Recursion

Idio supports recursive functions. In fact, they are the basis of all looping constructs.

Here’s the factorial function:

factorial.idio
define (fact n) {
  if (n le 0) {
    1
  } {
    n * (fact (n - 1))
  }
}

printf "fact(7)   = %d\n" (fact 7)
printf "fact(200) = %d\n" (fact 200)
$ idio factorial
fact(7)   = 5040
fact(200) = 788657867364790503552363213932185062295135977687173263294742
            533244359449963403342920304284011984623904177212138919638830
            257642790242637105061926624952829931113462857270763317237396
            988943922445621451664240254033291864131227428294853277524242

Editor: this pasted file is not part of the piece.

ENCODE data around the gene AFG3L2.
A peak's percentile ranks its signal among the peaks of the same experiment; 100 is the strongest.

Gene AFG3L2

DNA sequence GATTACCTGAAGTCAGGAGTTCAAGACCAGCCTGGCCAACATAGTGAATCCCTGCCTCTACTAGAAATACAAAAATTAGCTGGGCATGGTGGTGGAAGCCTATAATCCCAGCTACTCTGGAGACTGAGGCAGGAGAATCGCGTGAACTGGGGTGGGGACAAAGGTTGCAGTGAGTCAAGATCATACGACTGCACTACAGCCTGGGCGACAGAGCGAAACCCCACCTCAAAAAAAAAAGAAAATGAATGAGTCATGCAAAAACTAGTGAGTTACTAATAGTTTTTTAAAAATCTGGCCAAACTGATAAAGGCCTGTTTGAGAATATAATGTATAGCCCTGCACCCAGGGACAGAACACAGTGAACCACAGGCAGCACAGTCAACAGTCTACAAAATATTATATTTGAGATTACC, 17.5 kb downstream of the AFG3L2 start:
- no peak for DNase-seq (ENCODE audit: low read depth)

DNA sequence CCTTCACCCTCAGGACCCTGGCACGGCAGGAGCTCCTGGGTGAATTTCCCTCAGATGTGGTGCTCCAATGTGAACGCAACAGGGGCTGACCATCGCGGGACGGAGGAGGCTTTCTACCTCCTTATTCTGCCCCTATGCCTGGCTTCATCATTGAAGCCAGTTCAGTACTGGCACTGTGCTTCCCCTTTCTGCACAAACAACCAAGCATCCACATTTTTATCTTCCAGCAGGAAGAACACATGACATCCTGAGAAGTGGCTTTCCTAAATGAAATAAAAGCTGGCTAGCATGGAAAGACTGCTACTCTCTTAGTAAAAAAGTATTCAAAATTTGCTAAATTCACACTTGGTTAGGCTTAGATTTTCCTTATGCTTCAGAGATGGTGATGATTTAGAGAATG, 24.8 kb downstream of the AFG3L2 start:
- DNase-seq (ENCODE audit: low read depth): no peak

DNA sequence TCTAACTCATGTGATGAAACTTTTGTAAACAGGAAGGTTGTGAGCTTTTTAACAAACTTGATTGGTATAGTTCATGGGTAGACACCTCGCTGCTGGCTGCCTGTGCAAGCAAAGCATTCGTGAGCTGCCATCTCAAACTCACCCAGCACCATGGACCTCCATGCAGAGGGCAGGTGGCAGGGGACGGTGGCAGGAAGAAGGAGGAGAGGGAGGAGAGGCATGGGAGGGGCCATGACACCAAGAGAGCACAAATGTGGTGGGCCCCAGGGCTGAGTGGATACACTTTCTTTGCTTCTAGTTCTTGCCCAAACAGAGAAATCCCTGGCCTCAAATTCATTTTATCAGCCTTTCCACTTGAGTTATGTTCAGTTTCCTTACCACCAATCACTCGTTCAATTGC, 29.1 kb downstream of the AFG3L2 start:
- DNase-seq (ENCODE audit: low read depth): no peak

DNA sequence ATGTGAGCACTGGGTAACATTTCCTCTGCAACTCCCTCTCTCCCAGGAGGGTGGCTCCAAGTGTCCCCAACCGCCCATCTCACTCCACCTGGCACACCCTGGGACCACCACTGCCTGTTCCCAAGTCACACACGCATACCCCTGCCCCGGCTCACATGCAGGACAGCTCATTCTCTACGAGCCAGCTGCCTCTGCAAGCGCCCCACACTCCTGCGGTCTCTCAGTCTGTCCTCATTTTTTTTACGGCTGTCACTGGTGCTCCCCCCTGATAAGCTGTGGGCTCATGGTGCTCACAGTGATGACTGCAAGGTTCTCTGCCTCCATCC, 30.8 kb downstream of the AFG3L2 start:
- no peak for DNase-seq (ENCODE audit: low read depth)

407573903240321257405579568660226031904170324062351700858796
            178922222789623703897374720000000000000000000000000000000000
            000000000000000

(Yes, that result is 375 digits long and been edited to fit the screen.)

Tail Call Optimisation

Idio is tail call optimised meaning that if the last expression evaluated is a function call then it doesn’t increase the size of the stack.

That sounds very useful for recursive functions however you should understand if your recursive call is the last function call.

In the factorial example, the call to the recursive function fact is just an argument to the * function which is the actual last function call. Here, then, we don’t get the expected benefits of TCO and can run out of memory quite easily.

Last built at 2024-06-17T06:11:40Z+0000 from 77077af (dev) for Idio 0.3